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The question:
Let it be $L$ a regular language. few definitions:
$p(L)$-the minimum natural number so that $L$ fulfills the pumping lemma.
$n(L)$- minimal NFA that accepts $L$.
$m(L)$- $Rank(L)$, the number of equivalence classes in $L$.

Let it be integer $k>0$. find an example for a language $L$ so that: $p(L)=n(L)=m(L)=k$.

My attempt:
At start, thought of $L=\{w: |w|\bmod k=0\}$, $\Sigma=\{ a\}$.
But then I realized that $p<k$.
And also- for every $L$ that I choose here, I don't know how exactly to prove that the $NFA$ which accepts it is minimal. I know how to do this only on $NFA$'s with one or two states, but not on $NFA$'s with unknown number of states.
How can I solve this?

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Your answer is correct.
If $p<k$ then for $w=a..a$ such that $|w|=p<k$, $w\in L$. But as you defined $L$ it is not possible.
In your case $p=k$ because the finite automaton that accepts $L$ has exactly $k$ states. So every word of size $k$ ensures that you pass through at least one state twice. Thus the pumping lemma holds for $p=k$.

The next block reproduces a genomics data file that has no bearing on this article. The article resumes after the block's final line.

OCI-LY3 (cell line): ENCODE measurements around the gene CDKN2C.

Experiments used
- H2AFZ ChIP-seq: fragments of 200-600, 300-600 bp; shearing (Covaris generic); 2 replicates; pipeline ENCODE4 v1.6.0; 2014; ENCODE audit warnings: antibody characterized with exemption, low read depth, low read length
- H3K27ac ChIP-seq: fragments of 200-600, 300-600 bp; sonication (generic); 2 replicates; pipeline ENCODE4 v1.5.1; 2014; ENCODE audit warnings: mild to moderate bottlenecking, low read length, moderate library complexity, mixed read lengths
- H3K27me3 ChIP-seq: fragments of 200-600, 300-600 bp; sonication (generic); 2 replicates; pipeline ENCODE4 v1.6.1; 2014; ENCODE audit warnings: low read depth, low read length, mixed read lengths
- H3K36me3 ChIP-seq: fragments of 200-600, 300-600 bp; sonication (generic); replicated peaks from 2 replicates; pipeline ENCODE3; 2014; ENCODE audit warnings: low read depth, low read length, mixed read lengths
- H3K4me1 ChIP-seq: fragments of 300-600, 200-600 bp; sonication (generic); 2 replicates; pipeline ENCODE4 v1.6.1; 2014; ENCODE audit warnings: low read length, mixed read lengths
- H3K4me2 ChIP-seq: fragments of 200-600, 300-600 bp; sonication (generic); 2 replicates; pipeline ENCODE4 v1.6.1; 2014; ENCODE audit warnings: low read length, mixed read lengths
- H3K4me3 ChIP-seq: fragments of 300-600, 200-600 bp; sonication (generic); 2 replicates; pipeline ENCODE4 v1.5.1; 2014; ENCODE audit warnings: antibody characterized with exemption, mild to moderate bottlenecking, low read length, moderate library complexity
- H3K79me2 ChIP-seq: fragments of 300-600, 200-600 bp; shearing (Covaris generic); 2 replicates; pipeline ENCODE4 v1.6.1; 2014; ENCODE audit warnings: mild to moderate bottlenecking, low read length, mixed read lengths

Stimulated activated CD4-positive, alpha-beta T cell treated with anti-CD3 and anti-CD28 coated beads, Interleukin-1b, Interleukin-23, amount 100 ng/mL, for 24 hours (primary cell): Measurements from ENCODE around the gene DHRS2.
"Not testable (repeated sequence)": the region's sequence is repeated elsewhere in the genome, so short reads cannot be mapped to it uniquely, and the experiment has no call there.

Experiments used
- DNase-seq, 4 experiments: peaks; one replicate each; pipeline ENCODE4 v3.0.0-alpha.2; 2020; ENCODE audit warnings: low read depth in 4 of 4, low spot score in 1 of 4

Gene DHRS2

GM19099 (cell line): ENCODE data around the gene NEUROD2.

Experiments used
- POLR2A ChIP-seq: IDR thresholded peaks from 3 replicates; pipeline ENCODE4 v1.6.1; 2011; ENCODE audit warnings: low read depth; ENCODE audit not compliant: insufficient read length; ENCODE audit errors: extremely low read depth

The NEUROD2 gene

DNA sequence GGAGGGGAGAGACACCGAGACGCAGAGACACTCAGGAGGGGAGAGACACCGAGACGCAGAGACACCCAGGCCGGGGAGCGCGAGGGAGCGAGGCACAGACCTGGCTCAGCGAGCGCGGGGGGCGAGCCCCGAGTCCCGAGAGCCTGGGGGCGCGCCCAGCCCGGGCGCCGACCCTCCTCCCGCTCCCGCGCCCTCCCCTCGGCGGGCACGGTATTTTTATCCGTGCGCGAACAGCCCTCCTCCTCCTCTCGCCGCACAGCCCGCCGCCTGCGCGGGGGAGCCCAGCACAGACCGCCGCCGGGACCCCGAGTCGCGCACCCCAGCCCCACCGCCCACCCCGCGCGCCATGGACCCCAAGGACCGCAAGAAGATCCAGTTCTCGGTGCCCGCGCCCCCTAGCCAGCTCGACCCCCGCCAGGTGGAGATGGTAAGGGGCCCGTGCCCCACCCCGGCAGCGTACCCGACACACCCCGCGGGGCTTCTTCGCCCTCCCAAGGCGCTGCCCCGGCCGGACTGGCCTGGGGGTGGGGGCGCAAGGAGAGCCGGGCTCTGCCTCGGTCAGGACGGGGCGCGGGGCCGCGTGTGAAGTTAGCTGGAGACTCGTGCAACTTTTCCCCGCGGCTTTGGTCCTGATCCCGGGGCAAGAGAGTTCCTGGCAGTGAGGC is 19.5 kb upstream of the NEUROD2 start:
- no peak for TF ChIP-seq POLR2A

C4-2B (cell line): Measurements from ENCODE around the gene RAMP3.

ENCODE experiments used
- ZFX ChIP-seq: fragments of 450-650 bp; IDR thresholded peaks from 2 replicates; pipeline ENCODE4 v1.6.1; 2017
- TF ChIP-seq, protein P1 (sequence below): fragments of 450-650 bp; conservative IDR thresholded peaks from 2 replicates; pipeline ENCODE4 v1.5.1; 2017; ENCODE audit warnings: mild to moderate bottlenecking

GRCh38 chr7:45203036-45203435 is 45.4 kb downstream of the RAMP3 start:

Notice that for a word of size $k$ you will pass through $k+1$ states as the start state is "given" for free.

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  • $\begingroup$ But if the pumping lemma holds for $k$, then let it be $N=k-1$, and let it be $w∈L$ so that $|w|>=N$. we don't have $w∈L$ so that $w=N=k-1$, and we know that the lemma holds for $|w|>N$. so $k-1$ also fullfils the pumping lemma- contradiction to $p$ definition. Am I wrong here? $\endgroup$ – Rodrigo Dec 12 '15 at 15:32
  • $\begingroup$ That is not correct. The pumping lemma only works for $w\in L, |w|>=N$ so for $k-1>=|w|$ its not very effective to use the lemma. $\endgroup$ – Yinon Eliraz Dec 12 '15 at 20:10
  • $\begingroup$ Ok, so I was wrong about the minimal p that fullfil the lemma. But how can you prove that the minimal $NFA$ which accepts it has $k$ states? I can't deduce from what you wrote that it is true. How can you prove that formally? $\endgroup$ – Rodrigo Dec 13 '15 at 12:19
  • $\begingroup$ Try with a simple example of mod 3 or 4. Then try to understand how does it apply to all $k$. You can prove by induction. $\endgroup$ – Yinon Eliraz Dec 14 '15 at 12:58

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